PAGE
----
Donovan Cousan is a Manager on the Health Equity team at the National Alliance of State and Territorial AIDS Directors (NASTAD). He provides strategic leadership to advance NASTAD’s internal and external facing health equity, anti-racism, and anti-stigma work, including providing or coordinating training/professional development opportunities. Donovan’s goal is to change this narrative by helping communities avoid preventable diseases, improve health literacy, restore quality of life, and create avenues of opportunity for communities with poor socioeconomic status, historical exclusions, and disparities in health navigation. Ibrabm Kendi argues, “Racist ideas love believers, not thinkers.” Donovan’s approach to equity, diversity, inclusion, and anti-racism has been grounded in thinking—through teaching, scholarship, and service. Before NASTAD, Donovan had previously interned with the CDC in the Office of Policy, Planning, and Evaluation. He was the Project Director for the Black Male Initiative and Fellows Program at the University of Central Oklahoma. Ultimately, he wants to change people’s health perspectives, save people’s lives, and create healthy opportunities for those where there would otherwise be none. Donovan completed his undergraduate degree at the University of Central Oklahoma, majoring in Community/Public Health. Donovan also has a Master’s in Public Health with a Health Education and Promotion concentration from The University of Alabama.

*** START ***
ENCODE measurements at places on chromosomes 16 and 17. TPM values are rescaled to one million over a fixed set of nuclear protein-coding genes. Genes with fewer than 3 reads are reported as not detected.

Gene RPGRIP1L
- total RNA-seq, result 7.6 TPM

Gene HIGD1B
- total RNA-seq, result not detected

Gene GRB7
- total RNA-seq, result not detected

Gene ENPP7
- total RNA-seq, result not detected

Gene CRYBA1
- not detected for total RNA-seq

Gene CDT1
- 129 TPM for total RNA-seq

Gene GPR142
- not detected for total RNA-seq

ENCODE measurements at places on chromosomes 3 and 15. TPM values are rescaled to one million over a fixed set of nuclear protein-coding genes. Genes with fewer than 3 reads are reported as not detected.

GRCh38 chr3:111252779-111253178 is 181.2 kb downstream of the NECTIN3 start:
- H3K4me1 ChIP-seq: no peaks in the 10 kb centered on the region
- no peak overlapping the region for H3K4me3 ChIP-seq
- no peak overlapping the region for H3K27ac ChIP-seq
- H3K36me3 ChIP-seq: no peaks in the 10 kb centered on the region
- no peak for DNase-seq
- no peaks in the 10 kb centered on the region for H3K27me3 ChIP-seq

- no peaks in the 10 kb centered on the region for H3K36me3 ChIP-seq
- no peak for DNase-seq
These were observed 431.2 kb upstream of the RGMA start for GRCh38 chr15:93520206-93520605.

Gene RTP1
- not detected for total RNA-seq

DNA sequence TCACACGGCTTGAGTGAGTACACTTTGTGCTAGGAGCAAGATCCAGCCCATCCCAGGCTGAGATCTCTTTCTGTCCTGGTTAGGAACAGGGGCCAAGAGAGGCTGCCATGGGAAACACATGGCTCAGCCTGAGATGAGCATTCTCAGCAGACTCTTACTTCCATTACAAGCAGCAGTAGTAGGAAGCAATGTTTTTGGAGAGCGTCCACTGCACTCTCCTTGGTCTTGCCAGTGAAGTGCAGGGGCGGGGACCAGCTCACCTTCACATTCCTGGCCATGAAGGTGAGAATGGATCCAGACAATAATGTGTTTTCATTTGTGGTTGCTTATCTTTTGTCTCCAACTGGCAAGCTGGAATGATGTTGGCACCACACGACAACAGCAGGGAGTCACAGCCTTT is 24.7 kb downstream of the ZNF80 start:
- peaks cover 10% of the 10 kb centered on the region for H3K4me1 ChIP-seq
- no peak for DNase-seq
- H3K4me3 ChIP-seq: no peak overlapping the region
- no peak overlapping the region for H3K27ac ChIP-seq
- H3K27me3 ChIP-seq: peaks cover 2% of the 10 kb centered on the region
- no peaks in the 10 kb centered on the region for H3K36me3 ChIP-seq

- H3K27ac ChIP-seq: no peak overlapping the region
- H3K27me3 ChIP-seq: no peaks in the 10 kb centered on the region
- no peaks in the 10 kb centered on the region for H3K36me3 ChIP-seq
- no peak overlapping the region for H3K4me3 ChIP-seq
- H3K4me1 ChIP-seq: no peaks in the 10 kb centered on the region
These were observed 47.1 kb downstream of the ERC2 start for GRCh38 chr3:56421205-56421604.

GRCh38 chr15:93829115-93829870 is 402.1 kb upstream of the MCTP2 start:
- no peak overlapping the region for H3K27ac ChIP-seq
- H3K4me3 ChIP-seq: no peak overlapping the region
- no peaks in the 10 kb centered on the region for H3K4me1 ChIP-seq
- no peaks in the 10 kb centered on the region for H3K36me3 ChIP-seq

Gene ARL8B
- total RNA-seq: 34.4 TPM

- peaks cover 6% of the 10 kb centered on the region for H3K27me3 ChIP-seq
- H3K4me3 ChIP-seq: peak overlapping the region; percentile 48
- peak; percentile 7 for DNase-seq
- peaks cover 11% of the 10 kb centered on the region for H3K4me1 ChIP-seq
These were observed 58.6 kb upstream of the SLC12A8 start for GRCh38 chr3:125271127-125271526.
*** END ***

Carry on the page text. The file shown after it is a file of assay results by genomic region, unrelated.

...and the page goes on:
Thaddeus Price is a Health Education Program Coordinator with the New York State Department of Health's AIDS Institute. He is an experienced health professional with more than a decade of specialized expertise in areas including prevention education, program management, and matters of equity and access amongst historically marginalized communities. During the course of his career, he has focused his efforts on pregnancy prevention, STI prevention, and the prevention of HIV/AIDS. The bulk of this work has been in the development and management of prevention programs and services directed toward communities of color and LGBTQIA+ communities throughout New York State. In December 2021, he began working with the New York State Department of Health in the Office of Sexual Health & Epidemiology, where he mainly works on prevention initiatives for all New Yorkers. Thaddeus is passionate about working to challenge the inequities and structural barriers in public health that MLP was designed to help address.